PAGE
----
We need more women and people of color in the accounting industry. So, are we doing enough to make that happen?
For nearly two years, the chorus has been growing for more inclusivity and increased diverse representation at executive levels in tax departments, the broader C-suites and corporate boardrooms. Around the globe, corporate leaders have spent the better part of that time discussing the importance of diversity, equity, and inclusion, and pledging to commit to aligning hiring, promotion, and retention practices along with these principles. But have our actions lived up to our words? Unfortunately, the jury is still out.
When it comes to accounting, we do see some encouraging signs. For example, according to the AICPA’s latest trends report, 44% of undergraduate students and 42% of accounting graduates are Black, Latino, American Indian or Alaskan Native, Asian or Pacific Islander, multiethnic or other. This reflects a significant boost from 10 years ago, when the numbers were 31% and 30%, respectively.
That enthusiasm is tempered by the fact that total minority hiring by U.S. CPA firms has remained flat since 2012. What’s more, minorities whom CPA firms based in the U.S. currently employ have found that the COVID-19 pandemic has increased their workload at a higher rate than their white peers. For example, according to new Thomson Reuters research, more than half of accountants of color (54%) reported increased work hours during the pandemic compared to 46% of their white peers; and 41% of accountants of color took on more responsibility without pay compared to 30% of mostly white accountants. This is even more pronounced for women, more than half (56%) of whom say the pandemic had at least a slightly negative impact on their wellness, compared to 45% of men who reported the same.
So, while the recent surge in minority enrollment in accounting programs should be considered progress, can that momentum be maintained and converted into new accounting professionals over the coming years? And coupled with the nationwide push to address and eliminate racial and social inequity, will it be enough to change the face of accounting for good finally?
These questions were on my mind when we recently spoke with some of my colleagues who are people of color and have ascended to the industry’s upper echelon. Their words painted a picture of a landscape that still needs strong, foundational changes.
For example, we must acknowledge that many Black professionals are crossing a threshold and breaking generational ground when they graduate college — a norm that engrained inequality has allowed White professionals to establish long ago. Noel Abdur-Rahim, an audit partner at one of the global seven, said that difference can not only shape the career path viewed by young Black men and women as viable but influence their viability as a job candidate, too.
“Black college students might have done everything that they needed to do to interview well or to get the job,” she explained. “But there are certain things that are taught — or that are naturally taught by observation — that some black professionals entering into corporate America just don’t know and aren’t aware of.”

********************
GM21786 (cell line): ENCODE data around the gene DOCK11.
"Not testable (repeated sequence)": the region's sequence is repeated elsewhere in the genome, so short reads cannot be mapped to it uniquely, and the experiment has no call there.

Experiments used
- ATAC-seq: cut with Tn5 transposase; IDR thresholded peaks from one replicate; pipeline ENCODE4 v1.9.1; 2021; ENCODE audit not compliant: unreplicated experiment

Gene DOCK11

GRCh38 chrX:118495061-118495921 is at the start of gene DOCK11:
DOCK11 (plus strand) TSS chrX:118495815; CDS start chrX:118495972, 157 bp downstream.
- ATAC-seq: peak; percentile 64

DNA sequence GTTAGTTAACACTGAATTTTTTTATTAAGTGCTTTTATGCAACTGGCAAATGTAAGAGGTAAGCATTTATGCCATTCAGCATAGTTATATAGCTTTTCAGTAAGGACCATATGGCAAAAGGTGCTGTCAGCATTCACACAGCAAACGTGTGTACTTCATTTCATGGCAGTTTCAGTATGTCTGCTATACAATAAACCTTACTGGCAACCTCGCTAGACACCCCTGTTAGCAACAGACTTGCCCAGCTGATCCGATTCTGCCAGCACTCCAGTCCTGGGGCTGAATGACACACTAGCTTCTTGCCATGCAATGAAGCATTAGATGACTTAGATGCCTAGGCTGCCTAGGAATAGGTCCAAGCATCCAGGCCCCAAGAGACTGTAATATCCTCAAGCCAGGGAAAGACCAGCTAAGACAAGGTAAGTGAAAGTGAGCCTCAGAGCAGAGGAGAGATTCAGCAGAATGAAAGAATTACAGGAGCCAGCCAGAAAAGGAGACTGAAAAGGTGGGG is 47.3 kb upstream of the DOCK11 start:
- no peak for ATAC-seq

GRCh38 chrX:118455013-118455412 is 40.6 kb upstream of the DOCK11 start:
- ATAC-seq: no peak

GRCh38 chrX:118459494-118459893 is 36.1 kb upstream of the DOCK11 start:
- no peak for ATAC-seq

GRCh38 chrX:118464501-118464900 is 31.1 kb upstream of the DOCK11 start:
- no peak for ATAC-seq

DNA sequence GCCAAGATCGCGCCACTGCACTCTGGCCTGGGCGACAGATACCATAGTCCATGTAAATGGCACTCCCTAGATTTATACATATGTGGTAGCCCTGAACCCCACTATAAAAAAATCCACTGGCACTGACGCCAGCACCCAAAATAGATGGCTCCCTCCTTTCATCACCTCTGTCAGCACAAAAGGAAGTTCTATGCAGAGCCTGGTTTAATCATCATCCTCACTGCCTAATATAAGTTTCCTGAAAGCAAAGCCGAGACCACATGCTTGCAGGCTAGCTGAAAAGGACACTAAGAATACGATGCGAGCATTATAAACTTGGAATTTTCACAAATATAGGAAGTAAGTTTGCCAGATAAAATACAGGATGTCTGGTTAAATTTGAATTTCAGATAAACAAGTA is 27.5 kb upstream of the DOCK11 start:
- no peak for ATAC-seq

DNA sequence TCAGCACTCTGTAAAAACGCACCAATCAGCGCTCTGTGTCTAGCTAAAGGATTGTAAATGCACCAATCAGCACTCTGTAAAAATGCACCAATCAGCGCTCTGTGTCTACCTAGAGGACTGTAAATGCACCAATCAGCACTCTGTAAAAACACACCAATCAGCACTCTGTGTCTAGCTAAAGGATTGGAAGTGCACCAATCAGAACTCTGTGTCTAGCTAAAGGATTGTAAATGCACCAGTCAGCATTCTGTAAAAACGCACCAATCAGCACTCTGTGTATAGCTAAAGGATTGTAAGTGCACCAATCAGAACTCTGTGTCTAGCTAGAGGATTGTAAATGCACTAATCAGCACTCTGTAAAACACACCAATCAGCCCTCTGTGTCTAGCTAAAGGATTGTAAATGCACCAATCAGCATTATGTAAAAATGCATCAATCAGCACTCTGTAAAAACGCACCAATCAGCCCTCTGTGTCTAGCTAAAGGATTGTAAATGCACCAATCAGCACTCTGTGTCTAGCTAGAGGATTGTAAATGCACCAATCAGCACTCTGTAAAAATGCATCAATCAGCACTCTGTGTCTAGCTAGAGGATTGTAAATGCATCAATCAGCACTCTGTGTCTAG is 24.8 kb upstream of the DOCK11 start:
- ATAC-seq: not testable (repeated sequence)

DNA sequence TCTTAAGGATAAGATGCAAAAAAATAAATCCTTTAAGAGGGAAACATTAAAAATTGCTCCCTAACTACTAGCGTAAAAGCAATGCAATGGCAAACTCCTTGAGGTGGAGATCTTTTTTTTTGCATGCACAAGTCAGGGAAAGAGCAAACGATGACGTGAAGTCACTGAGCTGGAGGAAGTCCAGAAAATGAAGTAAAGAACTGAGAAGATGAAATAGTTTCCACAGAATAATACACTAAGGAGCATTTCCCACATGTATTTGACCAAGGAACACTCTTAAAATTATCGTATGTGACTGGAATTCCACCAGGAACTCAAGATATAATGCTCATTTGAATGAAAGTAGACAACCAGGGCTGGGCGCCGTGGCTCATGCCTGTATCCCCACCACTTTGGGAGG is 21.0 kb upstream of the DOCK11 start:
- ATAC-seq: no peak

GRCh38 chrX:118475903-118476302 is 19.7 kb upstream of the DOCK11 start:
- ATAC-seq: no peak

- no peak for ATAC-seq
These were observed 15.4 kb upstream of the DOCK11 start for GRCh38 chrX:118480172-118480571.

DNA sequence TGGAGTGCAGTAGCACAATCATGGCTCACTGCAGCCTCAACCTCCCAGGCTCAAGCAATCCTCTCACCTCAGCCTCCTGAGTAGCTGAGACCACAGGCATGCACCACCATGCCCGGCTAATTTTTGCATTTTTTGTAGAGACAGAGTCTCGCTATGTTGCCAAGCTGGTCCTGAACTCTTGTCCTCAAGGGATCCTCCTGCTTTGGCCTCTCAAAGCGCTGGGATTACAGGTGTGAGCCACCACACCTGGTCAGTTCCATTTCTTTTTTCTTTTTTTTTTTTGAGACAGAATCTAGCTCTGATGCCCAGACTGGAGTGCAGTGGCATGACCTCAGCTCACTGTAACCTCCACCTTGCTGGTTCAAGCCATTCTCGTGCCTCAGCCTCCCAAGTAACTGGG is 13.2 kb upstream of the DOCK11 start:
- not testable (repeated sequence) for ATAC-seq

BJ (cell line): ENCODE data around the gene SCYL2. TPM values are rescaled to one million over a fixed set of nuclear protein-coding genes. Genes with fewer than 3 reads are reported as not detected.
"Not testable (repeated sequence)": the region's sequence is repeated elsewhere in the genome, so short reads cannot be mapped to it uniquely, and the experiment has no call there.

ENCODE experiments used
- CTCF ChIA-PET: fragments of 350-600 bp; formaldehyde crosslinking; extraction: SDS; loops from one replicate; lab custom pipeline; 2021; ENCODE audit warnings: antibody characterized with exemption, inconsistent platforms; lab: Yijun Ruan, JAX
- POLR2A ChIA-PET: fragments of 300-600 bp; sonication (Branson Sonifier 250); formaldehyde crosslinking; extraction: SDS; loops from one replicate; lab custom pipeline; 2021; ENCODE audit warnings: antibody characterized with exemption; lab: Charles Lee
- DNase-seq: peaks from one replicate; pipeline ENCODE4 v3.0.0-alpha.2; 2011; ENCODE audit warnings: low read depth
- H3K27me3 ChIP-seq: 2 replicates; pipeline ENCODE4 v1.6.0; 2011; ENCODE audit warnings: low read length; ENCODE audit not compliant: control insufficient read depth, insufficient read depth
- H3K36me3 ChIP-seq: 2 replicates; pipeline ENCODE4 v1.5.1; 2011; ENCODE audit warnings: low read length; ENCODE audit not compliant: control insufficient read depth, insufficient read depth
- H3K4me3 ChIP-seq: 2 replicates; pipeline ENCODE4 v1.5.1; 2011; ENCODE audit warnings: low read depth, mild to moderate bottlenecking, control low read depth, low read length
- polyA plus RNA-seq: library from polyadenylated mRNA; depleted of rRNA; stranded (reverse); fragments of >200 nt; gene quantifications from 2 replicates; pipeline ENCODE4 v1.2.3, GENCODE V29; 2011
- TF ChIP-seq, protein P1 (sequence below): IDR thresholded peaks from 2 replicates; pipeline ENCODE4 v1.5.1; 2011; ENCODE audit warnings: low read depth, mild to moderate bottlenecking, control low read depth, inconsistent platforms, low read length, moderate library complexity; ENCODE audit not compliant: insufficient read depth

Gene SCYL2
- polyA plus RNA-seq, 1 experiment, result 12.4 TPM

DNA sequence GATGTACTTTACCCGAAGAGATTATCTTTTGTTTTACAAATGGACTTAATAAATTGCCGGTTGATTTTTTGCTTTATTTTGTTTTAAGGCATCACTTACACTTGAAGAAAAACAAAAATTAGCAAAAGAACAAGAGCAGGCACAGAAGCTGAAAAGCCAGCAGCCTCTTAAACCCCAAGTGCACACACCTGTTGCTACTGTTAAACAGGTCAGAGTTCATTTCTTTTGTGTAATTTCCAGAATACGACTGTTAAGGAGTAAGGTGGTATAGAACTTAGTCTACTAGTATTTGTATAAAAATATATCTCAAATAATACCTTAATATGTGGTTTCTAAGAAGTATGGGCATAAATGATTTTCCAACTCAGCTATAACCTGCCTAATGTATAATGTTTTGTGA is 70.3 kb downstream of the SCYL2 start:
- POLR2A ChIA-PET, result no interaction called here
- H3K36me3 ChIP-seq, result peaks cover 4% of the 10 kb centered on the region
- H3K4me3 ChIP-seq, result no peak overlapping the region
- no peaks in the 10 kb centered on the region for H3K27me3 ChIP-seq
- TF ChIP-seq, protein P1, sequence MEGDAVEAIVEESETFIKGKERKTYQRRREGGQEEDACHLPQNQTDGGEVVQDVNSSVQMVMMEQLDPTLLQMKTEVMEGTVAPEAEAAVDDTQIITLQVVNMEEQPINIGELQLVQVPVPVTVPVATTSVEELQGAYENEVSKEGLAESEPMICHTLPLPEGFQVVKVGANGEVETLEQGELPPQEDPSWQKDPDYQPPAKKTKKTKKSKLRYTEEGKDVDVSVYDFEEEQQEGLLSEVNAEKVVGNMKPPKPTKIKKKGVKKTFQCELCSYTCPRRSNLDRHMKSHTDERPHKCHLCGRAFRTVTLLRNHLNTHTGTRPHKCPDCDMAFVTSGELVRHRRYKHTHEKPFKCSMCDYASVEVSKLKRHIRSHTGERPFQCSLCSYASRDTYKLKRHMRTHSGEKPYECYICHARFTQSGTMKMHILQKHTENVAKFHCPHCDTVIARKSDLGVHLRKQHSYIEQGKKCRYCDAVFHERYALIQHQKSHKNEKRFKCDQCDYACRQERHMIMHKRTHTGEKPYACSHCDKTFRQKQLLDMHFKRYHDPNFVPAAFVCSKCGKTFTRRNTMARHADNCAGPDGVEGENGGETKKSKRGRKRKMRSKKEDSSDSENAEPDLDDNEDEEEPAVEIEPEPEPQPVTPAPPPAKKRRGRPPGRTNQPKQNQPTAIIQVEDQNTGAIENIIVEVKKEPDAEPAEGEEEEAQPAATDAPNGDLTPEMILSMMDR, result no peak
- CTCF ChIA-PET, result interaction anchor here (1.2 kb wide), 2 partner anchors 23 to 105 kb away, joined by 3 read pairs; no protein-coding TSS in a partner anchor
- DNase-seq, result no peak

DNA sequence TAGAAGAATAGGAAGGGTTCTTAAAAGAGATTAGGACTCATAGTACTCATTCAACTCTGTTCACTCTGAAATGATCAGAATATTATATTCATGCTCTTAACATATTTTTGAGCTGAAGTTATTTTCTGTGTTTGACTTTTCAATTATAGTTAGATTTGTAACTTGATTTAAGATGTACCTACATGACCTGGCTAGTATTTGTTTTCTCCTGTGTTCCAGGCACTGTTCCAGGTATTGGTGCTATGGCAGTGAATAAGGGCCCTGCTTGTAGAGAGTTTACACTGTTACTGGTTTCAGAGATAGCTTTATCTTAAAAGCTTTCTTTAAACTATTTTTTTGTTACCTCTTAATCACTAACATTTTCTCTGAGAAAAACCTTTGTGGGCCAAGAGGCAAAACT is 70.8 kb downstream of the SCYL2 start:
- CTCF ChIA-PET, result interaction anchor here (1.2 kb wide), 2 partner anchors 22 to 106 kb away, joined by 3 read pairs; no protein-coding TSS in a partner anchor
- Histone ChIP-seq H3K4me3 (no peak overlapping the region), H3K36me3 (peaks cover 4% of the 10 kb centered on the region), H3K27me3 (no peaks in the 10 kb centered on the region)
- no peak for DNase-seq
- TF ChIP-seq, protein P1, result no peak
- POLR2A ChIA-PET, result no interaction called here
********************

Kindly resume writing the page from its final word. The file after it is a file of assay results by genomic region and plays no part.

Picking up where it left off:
That matters because a professional culture always has an architect, and it usually reflects the standards, unwritten norms and colloquialism of that founder. And in most institutions — accounting included — the dominant culture has been built through the lens of white men.
Research confirms this sentiment. According to research from McKinsey & Co and Lean In, the current pipeline of women of color shrinks by more than 70% from entry-level (17%) to C-suite (4%), and for men of color by 38%. When there isn’t representation in these jobs and at executive levels, we lose a valuable talent pipeline. Most young professionals view the industry as simply not for them and don’t even consider it an option.
“I find a lot of times what junior professionals look for [in a potential career path is to] see if someone that looks like them can succeed here,” said Sherry Ann Mohan, managing director at a major investment bank.
If we are to realize the goal of having corporate tax departments be more representative of who we are as a community, we need to address these types of systemic shortcomings. Diversity is not just a noble pursuit; it opens the profession to burgeoning talent and can benefit employers by gaining new voices with fresh perspectives.
That doesn’t mean all these changes will happen overnight. Some steps will be large and sweeping, others incremental. But if corporate leaders stay determined to move forward, there can be a meaningful change that creates a better, fuller picture of the industry at large. Accounting seems on the precipice of taking a true step forward in this regard. Now it’s up to all of us to make sure we lead and drive accountability in shifting monumental progress forward.